In her book, Haben Girma, the first deafblind student to graduate Harvard Law, explains her frustration with not being able to access the cafeteria menu at her college. Like most humans, Haben loves delicious food. Fighting for this access was part of her inspiration for later pursuing her law degree.
It's surprising that large food chain like Domino's pizza, doesn't get that everyone, including those with disabilities, want access to the food they find delicious.
The Domino's Decision
Fortunately, the U.S. Supreme Court understands this. Their recent decision to not hear Domino's petition on whether its website is accessible to the disabled is a win for everyone who believes in inclusivity. While Domino's, and some other retailers, consider this a loss, their view is short-sighted.
- First, it's a terrible look from a public relations perspective to take a stand against providing access to your goods to those with disabilities.
- Second, it's a terrible business decision to cut off the largest minority community in the world, those with disabilities.
Accessibility on School Websites
Retailers are not the only ones being sued for not providing accessible content. The largest school system in the nation, the New York City Department of Education has an agreement with the Office of Civil Rights to ensure all websites are accessible. More and more schools should anticipate being the focus of increased scrutiny and challenges to the accessibility of their websites. Failure to do so can have devastating consequences. These include costly lawsuits as well as possibly losing millions of dollars in federal funding.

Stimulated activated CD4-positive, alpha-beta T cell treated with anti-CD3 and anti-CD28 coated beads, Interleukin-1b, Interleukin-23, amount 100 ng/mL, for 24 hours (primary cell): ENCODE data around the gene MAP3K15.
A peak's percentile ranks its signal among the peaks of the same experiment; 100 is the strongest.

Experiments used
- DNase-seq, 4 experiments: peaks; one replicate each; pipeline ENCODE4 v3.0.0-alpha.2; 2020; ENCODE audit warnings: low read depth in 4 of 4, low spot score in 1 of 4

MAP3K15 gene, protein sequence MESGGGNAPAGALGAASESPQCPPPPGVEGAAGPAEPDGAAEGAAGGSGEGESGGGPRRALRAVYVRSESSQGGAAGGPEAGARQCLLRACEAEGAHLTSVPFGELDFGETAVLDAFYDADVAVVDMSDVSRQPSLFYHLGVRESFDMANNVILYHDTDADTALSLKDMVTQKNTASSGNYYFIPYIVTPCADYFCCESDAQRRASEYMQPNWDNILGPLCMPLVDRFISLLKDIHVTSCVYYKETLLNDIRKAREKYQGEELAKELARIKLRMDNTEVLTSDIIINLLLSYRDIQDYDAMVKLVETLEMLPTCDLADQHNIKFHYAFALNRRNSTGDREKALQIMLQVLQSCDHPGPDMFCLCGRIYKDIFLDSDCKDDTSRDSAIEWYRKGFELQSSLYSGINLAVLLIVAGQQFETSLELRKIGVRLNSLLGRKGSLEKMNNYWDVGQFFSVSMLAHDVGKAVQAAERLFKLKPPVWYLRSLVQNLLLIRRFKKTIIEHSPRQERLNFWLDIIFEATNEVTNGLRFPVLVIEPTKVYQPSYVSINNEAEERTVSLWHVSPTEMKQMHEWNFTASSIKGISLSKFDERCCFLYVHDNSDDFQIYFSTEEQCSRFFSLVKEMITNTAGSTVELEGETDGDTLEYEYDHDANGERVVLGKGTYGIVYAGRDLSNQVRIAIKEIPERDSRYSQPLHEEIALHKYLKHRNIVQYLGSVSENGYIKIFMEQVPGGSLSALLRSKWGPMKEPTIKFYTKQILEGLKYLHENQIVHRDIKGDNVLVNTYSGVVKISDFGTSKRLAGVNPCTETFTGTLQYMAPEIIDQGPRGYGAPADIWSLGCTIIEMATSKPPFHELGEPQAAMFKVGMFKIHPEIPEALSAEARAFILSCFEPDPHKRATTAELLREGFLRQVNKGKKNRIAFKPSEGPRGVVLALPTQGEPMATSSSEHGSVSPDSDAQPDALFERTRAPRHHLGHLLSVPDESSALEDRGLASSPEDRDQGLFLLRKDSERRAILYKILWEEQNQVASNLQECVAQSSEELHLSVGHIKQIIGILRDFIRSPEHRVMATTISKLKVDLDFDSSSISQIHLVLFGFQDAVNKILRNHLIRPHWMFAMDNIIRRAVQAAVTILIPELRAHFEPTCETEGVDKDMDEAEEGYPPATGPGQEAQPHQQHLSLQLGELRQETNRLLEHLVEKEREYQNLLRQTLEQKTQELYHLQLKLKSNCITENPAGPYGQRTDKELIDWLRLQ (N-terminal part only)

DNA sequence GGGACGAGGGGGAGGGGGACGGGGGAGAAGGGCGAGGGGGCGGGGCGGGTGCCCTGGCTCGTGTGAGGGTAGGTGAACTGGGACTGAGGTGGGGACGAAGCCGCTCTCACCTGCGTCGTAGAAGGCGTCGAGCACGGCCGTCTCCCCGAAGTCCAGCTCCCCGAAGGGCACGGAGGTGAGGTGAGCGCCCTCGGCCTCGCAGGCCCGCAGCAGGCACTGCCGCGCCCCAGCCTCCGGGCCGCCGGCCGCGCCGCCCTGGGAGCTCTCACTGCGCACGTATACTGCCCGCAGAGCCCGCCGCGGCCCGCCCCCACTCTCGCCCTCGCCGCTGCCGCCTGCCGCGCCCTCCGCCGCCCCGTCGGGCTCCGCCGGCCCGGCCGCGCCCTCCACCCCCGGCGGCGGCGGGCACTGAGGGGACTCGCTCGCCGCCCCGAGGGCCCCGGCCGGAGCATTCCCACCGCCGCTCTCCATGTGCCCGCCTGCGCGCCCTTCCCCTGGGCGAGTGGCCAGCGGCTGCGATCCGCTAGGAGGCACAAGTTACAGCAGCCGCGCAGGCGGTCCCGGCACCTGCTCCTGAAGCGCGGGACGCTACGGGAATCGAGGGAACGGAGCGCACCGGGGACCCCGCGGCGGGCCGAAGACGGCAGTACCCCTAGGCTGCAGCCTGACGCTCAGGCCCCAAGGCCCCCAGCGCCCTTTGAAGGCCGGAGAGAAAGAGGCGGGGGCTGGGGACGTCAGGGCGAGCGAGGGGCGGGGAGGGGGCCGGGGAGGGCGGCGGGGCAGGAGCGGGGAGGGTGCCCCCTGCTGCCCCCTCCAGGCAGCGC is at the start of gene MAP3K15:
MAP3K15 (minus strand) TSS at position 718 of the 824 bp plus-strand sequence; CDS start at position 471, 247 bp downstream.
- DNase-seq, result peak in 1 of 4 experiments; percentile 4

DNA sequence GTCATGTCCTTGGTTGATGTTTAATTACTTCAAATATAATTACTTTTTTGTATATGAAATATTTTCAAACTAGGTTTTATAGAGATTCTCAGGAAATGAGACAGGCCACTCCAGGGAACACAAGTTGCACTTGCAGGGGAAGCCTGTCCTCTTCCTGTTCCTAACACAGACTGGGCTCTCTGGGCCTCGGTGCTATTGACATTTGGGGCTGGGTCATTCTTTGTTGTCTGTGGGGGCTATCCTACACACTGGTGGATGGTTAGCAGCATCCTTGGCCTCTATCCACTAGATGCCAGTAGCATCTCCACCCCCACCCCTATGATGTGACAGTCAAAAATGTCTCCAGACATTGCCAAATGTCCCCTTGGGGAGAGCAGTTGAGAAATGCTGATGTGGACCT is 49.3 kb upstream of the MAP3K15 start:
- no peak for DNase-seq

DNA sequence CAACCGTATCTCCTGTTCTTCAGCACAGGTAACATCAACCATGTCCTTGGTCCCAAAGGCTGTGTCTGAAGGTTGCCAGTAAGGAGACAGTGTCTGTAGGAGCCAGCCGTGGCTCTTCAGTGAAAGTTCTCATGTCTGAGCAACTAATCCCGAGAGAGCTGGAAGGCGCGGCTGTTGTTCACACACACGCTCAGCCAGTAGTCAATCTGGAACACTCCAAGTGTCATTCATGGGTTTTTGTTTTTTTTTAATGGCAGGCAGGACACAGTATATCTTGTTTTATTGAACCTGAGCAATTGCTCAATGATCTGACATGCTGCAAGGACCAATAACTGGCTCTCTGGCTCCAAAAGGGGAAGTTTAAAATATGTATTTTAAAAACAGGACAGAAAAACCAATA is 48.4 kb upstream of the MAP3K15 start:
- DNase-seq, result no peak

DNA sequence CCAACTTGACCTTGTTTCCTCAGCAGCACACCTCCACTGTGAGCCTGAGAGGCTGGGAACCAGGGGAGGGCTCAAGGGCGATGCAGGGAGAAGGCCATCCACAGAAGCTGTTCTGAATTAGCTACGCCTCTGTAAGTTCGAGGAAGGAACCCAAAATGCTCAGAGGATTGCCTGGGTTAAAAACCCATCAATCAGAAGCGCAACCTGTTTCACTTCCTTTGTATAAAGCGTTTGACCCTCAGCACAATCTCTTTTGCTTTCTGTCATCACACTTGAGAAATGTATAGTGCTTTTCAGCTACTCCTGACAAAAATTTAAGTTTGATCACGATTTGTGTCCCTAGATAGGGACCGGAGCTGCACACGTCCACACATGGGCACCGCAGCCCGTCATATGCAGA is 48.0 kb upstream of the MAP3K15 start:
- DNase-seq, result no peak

Fortunately, most school staff are excited to discover ways to learn how to include more of their school community into communication.
Preparing for Accessibility
To prepare and respond accordingly more and more businesses and government agencies are creating digital content with the Web Content Accessibility Guidelines in mind. This means they provide training and support to staff to ensure they understand how to do this.
Accessibility isn't just the right thing to do, it also makes content better for everyone. Doesn't it make sense to invest time and money into making content better and available to those with disabilities rather than investing time and money into lawsuits?
cross posted at The Innovative Educator
Lisa Nielsen (@InnovativeEdu) has worked as a public-school educator and administrator since 1997. She is a prolific writer best known for her award-winning blog, The Innovative Educator. Nielsen is the author of several booksand her writing has been featured in media outlets such as The New York Times,The Wall Street Journal, Tech&Learning, and T.H.E. Journal.